In an embodiment of invention, the rail car location/transceiver equipment 12 may be configured to communicate with a locomotive 38 over a locomotive communication link 40 such as a wireless local area network (LAN), for example, when the rail car 22 is connected in a train powered by the locomotive 38. The locomotive 38 may include locomotive communication equipment 42 for communicating with the rail car 22 over the LAN, and for communicating with a locomotive interface 48 over a wireless locomotive radio link 14. The locomotive communication equipment 42 may sense and report the status of onboard locomotive systems 44. The locomotive communication equipment 42 may be configured to transmit locomotive location from various sources such as an AEI reader and GPS receiver 45, speed, heading, dwell alert information, geo-fencing information, and train handling information to the locomotive interface 48. In an aspect of the invention, locomotive operation indicative of a decoupling maneuver may be transmitted to the locomotive interface 48 to alert a possible decoupling of rail cars 22 from a train pulled by the locomotive 38. The locomotive interface 48 may include a transceiver for communication with one or more locomotives, a processor, a memory, and a communication interface, such as a LAN or Internet interface, for communication with the central processor 19.

The system 10 may further include a system interface 50 for receiving other inputs that may be useful for tracking rail cars in the system 10. The system interface 50 may include input communication interfaces appropriate for receiving these other inputs, such as a wireless communications interface, a wide area network (WAN) interface, or an Internet interface; a processor; a memory; and an output communication interface; such as a LAN or Internet interface, for communication with the central processor 19. In an aspect of the invention, the system 10 may be configured to receive data from one or more AEI readers 36. Through communication with a track database 52 that contains, for example, locations of AEI readers 36 throughout a railway system, the system interface 50, upon receiving an indication of a sensed rail car from one of the AEI readers, such as over an AEI wireless link 54, may be configured to provide a location of a rail car 22 at certain point in time when the rail car 22 passes the reader 36. The present system 10 may utilize AEI reader data to recognize an assemblage of rail cars as a train and to associate that train with one or more locomotives. In this manner, locomotive position data received from the locomotive interface 48 may be applied to all of the rail cars in the train to update rail car position information without the need for any car-specific data transmission.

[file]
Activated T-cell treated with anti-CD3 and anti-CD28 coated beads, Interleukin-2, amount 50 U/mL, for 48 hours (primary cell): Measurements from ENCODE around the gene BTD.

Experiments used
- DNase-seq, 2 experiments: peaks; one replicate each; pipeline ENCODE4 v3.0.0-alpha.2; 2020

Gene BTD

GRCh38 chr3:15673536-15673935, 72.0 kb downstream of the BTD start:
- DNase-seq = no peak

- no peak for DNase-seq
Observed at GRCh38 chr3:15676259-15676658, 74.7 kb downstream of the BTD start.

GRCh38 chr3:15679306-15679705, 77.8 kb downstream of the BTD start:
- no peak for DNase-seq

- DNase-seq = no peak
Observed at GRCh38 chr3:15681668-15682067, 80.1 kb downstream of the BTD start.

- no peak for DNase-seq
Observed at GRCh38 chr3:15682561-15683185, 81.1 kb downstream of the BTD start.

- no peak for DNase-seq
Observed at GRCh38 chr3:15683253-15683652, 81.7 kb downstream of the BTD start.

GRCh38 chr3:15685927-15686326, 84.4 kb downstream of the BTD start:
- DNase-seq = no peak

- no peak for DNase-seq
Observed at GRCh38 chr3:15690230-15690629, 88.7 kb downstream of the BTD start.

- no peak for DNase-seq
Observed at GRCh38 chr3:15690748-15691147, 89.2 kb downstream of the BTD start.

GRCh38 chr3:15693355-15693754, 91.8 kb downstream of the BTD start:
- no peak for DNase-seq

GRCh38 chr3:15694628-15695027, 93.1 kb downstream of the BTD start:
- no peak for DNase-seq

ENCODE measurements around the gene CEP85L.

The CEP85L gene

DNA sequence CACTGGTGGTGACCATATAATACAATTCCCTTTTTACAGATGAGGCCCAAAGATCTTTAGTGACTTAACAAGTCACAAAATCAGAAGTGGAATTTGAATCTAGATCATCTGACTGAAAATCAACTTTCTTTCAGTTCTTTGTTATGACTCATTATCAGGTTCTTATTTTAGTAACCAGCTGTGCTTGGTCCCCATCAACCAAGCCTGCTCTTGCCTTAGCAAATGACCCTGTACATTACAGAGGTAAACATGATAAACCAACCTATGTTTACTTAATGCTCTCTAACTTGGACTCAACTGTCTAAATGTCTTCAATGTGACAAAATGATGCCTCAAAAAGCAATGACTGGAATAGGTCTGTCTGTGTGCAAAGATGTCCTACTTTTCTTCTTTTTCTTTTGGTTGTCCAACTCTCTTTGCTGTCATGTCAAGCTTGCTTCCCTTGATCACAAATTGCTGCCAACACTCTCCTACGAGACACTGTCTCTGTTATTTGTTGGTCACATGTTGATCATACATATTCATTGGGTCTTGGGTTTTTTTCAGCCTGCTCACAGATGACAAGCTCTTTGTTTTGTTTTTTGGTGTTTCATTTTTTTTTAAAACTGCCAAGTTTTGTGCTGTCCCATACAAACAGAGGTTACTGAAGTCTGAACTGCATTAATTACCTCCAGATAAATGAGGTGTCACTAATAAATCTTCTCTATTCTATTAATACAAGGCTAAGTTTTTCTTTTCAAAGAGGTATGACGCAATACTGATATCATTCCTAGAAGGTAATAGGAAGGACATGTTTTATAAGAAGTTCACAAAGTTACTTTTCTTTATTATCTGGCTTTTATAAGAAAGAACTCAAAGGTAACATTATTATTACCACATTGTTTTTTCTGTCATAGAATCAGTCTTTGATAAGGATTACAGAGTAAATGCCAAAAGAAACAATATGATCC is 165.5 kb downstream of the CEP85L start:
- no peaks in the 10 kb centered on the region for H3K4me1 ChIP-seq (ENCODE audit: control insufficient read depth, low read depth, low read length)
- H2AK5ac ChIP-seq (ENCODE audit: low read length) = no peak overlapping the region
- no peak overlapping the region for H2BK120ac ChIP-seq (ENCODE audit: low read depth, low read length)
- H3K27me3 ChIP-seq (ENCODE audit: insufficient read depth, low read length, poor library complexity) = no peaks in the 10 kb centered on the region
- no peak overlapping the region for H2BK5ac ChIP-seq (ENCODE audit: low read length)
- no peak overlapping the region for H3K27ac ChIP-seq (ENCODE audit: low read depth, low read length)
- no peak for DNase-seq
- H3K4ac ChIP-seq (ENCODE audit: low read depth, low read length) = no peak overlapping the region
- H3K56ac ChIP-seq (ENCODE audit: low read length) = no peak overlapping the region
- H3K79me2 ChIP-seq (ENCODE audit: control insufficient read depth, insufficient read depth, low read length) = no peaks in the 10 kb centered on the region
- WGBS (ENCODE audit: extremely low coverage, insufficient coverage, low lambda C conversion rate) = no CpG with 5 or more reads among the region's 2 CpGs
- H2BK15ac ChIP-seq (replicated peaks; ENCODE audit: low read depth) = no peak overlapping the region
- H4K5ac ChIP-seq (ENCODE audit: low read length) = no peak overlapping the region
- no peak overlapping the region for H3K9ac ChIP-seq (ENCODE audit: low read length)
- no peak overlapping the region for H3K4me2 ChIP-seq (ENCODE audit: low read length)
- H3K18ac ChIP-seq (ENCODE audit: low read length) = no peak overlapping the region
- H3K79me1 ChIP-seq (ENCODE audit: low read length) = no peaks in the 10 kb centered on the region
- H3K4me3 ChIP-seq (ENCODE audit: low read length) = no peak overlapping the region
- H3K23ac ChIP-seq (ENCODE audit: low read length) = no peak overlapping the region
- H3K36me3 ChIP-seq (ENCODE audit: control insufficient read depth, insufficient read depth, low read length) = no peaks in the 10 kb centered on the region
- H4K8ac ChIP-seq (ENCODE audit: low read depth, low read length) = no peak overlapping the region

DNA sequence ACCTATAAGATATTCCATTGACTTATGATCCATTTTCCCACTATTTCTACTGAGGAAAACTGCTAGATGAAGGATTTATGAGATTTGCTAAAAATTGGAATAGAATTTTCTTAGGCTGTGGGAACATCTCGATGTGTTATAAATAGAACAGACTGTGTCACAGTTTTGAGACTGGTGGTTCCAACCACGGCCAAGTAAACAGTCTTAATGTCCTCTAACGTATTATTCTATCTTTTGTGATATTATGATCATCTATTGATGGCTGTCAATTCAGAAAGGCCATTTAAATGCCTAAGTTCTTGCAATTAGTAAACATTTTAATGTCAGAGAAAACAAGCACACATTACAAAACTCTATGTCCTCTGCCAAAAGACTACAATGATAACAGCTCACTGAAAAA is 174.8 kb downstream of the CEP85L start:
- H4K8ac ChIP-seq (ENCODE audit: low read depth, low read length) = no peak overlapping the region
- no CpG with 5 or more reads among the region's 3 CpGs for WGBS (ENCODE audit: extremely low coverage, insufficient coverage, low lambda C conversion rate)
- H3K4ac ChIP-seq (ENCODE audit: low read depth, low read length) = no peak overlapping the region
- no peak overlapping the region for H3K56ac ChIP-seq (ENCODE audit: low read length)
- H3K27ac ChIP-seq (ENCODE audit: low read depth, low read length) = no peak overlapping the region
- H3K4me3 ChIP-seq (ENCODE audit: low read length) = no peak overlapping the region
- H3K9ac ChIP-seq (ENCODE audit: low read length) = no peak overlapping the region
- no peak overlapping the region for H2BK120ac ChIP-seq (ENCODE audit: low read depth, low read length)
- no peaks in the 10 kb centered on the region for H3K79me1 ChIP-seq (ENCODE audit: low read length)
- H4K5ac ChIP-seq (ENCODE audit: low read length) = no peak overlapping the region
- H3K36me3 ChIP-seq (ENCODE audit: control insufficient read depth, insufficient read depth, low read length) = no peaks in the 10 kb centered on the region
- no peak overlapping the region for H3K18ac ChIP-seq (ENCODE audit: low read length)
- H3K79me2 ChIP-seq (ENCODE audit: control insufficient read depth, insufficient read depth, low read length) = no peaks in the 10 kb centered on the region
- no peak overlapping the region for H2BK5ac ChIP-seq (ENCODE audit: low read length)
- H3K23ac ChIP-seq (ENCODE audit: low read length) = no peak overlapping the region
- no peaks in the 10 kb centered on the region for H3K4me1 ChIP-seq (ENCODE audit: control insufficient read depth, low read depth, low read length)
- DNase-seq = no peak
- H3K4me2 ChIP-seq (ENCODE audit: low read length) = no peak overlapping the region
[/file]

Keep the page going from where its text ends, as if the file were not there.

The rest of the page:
The system interface 50 may also include inputs for railroad (RR) work order information, RR estimated time of arrival (ETA) information, weather information, train schedule information, track circuit information and computer aided dispatch (CAD) information. Such information acquired from various sources may be assimilated and used to provide more comprehensive data associated with rail car 22 locations in a single user-friendly presentation and in a more power efficient manner. In an aspect of the invention, the rail car tracking interface 16, the locomotive interface 48, the system interface 50 and the track database 52 may be in communication with each other and the central processor 19 and train and car tracking database 18, such as over a suitable network, such as a LAN or Internet connection, to allow integration of information from among these sources. The train and car tracking database 18, or portion of the database 18, may also be provided, for example, via the central processor 19, to a shipper interface 56 or railroad (RR) company interface 60 that may be accessible by shippers, such as over a secure communication link, to allow shippers to locate their rail cars within the railway system.

The information gathered from the input sources via the interfaces 16, 48, 50 may be used to provide real-time rail car location, car speed, car heading, notifications when a car arrives at a predetermined location, notification when cargo conditions changes, such as a seal opening or closing, temperature or pressure readings exceeding predetermined values, and ETA at a destination. In an embodiment, operating instructions based on input parameters such as rail car destination, train schedules, and cargo carried by the rail car 22 and generated by the train and car tracking database 18 may be provided to a rail car 22 via, for example, wireless transmission of instructions from the rail car tracking interface 16. The rail car receives the operating information and may store the information in memory 30 as processor instructions to control operation of the rail car location/transceiver equipment 12 to conserve battery power. Such information may be provided to the rail car 22 at any time, or in response to a change in condition of the rail car, such as when the rail car is connected to or disconnected from a train, or in response to changing parameters within the railway system, such as a change in weather or track conditions. One may appreciate that if rail car position information is being updated on the basis of a car-assemblage train definition and train locomotive position data, it is important for system 10 to recognize when a rail car is being associated with or disassociated from a particular train.